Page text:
Thursday, 30 May 2013

Louise Mensch and Conservative Feminism

When I was an undergraduate I probably spent more time dosing up on heavy duty social theory than drinking until blindness set in. One module I took was on feminist social theory because, at that time, I was deeply concerned with questions around revolutionary subjectivity and the place socialism had in a fragmenting and media saturated society. Now, I wasn't a complete stranger when it came to feminism. At A-Level I learned about your liberal, Marxist and radical feminism (thanks Haralambos!), and read a bit around The Unhappy Marriage of Marxism and Feminism/Dual Systems Theory. So I thought I knew a thing or two. No. It turned out that good old Haralambos hadn't told half the story. He, in fact, had completely skipped over the emergence of postmodern feminisms and feminist standpoint.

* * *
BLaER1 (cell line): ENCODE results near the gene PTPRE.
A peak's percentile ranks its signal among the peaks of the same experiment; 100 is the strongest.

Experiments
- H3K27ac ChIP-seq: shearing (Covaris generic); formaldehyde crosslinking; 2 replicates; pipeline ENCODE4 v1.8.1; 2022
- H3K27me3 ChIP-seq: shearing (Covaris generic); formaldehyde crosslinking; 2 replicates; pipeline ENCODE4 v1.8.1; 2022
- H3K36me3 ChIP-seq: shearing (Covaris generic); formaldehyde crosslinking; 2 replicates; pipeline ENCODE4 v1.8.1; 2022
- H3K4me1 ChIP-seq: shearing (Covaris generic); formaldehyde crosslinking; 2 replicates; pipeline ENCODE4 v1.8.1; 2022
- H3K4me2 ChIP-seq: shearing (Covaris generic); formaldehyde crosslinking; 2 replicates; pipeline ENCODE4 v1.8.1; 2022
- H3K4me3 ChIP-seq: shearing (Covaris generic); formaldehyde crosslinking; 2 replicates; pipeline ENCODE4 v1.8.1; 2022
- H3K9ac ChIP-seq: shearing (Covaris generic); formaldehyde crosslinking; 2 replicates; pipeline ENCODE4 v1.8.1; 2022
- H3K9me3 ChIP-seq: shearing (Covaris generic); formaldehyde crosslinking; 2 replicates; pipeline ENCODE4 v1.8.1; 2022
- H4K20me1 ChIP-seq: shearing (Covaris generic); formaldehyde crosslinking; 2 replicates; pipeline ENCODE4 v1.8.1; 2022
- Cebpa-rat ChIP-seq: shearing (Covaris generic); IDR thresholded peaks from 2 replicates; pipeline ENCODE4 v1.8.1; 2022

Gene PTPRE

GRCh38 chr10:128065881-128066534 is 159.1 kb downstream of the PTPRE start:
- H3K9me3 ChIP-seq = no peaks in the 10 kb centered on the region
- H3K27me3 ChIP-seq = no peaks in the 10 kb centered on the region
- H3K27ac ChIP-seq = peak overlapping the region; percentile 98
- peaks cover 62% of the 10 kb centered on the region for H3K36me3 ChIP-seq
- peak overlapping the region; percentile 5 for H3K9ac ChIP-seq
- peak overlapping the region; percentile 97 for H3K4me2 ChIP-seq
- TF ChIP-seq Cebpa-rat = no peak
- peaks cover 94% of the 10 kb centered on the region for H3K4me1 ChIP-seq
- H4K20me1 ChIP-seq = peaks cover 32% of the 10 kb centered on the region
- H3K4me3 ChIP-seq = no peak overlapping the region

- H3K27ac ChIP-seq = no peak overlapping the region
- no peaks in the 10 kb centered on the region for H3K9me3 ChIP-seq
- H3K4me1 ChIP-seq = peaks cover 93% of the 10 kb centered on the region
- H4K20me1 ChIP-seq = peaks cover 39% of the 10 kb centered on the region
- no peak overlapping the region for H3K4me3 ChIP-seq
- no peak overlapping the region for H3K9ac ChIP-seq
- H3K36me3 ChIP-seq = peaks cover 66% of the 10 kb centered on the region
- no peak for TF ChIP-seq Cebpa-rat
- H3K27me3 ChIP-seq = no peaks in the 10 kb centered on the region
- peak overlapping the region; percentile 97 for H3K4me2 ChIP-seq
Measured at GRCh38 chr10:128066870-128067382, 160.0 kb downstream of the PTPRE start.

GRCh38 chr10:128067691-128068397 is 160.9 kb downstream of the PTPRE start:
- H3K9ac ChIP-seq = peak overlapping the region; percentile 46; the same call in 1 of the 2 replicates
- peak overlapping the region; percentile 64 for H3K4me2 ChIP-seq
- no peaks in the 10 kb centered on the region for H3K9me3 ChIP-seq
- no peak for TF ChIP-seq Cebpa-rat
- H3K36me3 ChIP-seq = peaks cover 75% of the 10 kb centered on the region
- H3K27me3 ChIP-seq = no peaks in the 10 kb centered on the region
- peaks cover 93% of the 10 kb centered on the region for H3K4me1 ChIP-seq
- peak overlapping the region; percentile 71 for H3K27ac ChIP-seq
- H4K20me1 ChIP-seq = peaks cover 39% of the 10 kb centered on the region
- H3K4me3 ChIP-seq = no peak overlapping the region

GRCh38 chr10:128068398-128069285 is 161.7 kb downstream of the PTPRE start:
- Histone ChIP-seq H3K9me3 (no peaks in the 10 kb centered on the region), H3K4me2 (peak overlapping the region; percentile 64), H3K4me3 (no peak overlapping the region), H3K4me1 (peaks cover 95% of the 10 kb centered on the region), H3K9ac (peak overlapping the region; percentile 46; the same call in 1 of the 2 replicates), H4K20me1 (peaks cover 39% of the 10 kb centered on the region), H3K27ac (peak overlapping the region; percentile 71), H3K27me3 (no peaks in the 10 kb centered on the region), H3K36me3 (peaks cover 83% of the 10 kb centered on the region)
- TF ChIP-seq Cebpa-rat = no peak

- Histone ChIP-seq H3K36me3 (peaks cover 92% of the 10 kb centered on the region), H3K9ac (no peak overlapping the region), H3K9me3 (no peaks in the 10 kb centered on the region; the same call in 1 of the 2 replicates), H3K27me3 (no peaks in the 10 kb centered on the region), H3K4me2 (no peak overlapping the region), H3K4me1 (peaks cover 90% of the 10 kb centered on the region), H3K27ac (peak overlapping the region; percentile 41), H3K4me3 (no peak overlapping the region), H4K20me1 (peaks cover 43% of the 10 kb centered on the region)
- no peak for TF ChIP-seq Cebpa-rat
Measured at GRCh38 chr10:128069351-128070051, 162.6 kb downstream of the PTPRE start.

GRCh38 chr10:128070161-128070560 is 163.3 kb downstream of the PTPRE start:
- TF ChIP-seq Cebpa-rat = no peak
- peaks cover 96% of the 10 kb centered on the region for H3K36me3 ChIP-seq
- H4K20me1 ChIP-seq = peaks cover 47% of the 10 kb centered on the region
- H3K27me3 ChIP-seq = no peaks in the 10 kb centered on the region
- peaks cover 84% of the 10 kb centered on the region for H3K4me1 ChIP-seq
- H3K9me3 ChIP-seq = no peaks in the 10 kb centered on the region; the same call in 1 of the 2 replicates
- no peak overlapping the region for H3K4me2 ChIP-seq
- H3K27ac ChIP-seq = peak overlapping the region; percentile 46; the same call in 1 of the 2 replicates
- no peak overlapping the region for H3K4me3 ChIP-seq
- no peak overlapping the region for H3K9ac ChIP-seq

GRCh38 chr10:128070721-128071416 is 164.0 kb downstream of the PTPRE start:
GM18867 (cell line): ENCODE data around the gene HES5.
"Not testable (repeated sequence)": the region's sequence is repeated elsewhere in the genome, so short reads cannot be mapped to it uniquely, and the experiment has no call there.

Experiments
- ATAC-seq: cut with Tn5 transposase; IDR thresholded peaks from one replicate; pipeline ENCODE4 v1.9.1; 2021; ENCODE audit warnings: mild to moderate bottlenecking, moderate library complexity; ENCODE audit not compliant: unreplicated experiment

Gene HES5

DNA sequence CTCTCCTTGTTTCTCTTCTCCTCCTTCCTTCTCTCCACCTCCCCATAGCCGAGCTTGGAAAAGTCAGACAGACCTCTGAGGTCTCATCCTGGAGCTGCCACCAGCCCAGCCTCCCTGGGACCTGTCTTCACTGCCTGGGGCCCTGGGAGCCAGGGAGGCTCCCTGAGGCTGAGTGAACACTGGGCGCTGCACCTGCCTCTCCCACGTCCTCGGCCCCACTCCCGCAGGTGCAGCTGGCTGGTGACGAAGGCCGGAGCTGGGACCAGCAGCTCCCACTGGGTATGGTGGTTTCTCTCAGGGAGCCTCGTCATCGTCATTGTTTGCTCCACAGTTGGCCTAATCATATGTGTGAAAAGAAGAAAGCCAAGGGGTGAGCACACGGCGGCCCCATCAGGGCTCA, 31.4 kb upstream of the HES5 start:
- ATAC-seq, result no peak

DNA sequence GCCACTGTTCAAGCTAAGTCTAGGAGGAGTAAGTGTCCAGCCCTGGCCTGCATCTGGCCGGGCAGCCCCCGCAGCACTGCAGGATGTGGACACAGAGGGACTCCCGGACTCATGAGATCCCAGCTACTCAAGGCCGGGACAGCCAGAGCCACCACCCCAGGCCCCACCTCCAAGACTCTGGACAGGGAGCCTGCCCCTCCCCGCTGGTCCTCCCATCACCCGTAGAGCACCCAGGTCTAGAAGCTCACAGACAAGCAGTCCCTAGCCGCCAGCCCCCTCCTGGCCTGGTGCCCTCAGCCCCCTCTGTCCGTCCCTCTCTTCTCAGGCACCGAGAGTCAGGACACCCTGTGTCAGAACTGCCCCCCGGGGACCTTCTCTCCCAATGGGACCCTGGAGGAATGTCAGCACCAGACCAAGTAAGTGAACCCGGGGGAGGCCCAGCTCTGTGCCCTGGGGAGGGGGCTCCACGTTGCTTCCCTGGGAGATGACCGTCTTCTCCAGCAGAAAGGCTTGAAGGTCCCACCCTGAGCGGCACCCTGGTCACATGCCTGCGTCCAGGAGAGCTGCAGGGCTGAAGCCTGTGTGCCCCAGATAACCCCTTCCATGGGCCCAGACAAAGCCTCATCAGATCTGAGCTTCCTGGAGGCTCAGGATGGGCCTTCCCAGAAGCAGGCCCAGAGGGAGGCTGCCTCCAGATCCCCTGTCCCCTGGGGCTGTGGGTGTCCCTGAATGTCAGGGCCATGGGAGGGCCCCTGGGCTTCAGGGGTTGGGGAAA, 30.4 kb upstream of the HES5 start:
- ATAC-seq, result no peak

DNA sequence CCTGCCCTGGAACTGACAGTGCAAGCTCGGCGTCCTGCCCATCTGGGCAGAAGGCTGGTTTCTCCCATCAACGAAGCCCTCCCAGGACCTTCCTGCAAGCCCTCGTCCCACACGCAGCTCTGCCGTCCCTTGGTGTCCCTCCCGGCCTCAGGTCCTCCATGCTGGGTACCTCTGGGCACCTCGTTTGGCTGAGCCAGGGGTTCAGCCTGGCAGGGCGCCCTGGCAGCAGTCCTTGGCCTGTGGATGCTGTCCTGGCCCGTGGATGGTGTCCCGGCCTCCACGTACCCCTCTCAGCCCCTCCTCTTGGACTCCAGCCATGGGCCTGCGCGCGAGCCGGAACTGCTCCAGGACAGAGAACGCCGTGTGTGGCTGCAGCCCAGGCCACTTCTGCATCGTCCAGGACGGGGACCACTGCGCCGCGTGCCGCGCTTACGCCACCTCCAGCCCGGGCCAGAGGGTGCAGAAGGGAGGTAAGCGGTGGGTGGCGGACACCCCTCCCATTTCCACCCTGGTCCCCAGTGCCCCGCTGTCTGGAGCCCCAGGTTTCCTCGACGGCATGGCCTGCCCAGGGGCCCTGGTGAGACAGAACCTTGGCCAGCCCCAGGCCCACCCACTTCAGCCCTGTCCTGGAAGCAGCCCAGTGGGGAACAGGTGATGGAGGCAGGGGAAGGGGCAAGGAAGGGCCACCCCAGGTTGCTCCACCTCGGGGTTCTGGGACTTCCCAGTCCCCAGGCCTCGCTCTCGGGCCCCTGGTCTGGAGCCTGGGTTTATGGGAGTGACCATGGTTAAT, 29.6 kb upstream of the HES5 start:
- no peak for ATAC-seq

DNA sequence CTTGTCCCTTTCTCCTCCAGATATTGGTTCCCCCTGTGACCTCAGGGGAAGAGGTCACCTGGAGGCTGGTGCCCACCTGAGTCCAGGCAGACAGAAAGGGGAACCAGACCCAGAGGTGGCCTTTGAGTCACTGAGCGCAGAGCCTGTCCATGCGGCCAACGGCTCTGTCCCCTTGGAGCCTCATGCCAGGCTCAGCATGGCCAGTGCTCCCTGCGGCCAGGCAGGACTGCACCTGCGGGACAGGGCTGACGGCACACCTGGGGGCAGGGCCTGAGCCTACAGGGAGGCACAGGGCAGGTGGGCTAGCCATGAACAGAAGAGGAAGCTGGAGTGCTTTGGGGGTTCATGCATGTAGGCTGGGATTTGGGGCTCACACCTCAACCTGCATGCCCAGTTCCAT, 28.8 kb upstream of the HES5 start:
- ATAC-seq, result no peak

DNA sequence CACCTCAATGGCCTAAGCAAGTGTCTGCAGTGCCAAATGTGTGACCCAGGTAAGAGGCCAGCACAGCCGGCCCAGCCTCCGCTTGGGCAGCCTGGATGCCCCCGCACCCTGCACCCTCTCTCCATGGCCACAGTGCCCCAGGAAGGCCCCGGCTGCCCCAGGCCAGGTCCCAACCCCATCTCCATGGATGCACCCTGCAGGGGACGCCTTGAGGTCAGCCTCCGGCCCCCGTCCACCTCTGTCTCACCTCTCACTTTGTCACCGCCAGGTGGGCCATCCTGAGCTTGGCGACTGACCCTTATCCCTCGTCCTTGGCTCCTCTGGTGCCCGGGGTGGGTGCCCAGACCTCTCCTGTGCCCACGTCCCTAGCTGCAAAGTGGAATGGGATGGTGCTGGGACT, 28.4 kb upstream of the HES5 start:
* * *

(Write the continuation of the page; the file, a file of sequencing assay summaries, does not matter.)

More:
This approach, forcefully argued by bell hooks in her coruscating Aint I a Woman, for example, put it that feminism, as much as any other social theory, is socially situated. It followed that the feminism of the 1970s, she argued, was primarily the feminism of relatively privileged middle class white women. Their idea of the feminist subject that unconsciously undergirded their work was foregrounded on their situated and specific experience of gendered oppression. As this was universalised as the subject on which feminism rested, little mind was paid to the experience, struggles, and views of working class women and women of colour, for example. hook seminal and important intervention was one of many that (alongside the tidal wave of postmodernism and poststructuralism in the wider social sciences) worked to undo any notion of a politics or philosophy founded a priori upon coherent subjectivity. Now, while many a paper was published unpicking the metaphysical residues of dear Descartes, feminism was left in something of a quandary. If the subject of feminism, 'woman', is contested, disaggregated; then what is 'woman'? And without 'woman', what was distinctly feminist about feminism?